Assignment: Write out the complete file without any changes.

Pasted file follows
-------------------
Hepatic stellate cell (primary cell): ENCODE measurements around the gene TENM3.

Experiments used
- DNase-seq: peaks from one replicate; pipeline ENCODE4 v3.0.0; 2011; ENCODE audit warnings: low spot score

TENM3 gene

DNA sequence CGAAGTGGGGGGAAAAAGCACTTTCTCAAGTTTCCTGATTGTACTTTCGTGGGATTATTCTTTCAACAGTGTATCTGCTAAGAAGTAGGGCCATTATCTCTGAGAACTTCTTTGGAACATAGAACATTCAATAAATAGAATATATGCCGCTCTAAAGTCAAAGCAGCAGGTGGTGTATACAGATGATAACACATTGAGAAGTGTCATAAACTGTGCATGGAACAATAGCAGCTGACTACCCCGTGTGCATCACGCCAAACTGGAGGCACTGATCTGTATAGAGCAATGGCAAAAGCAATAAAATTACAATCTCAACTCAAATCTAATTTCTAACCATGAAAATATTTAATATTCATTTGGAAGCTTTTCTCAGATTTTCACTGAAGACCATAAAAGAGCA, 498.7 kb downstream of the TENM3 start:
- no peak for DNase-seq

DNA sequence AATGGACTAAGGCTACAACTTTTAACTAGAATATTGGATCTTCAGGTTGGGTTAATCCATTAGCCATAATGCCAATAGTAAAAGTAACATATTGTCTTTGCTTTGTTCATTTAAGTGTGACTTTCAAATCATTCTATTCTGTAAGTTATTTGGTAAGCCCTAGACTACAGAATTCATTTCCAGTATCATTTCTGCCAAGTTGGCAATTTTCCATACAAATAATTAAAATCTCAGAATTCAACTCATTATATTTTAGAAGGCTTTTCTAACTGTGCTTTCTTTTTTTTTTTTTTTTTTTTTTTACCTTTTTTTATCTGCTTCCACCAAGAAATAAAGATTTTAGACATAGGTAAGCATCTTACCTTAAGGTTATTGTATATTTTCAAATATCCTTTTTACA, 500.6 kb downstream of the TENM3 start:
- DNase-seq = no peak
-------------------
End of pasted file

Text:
Hepatic stellate cell (primary cell): ENCODE measurements around the gene TENM3.

Experiments used
- DNase-seq: peaks from one replicate; pipeline ENCODE4 v3.0.0; 2011; ENCODE audit warnings: low spot score

TENM3 gene

DNA sequence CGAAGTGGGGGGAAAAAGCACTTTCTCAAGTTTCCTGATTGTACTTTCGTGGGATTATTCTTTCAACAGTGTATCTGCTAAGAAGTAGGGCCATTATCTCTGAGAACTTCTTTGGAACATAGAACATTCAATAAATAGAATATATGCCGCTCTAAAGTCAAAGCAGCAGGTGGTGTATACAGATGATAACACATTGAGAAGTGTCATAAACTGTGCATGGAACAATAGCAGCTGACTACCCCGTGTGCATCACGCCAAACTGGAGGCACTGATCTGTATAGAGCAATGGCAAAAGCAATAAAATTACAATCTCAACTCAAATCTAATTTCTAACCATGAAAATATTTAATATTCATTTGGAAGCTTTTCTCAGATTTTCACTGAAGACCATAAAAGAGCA, 498.7 kb downstream of the TENM3 start:
- no peak for DNase-seq

DNA sequence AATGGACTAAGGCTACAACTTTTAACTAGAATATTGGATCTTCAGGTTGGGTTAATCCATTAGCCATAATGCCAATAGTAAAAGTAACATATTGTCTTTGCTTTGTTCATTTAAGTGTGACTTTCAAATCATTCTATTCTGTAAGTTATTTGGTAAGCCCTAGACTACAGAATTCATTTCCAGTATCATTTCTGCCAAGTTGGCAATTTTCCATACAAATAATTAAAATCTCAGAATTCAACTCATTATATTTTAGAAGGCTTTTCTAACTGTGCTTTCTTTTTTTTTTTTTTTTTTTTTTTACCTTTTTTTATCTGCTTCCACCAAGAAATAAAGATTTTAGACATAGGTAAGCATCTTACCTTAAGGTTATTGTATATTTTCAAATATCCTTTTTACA, 500.6 kb downstream of the TENM3 start:
- DNase-seq = no peak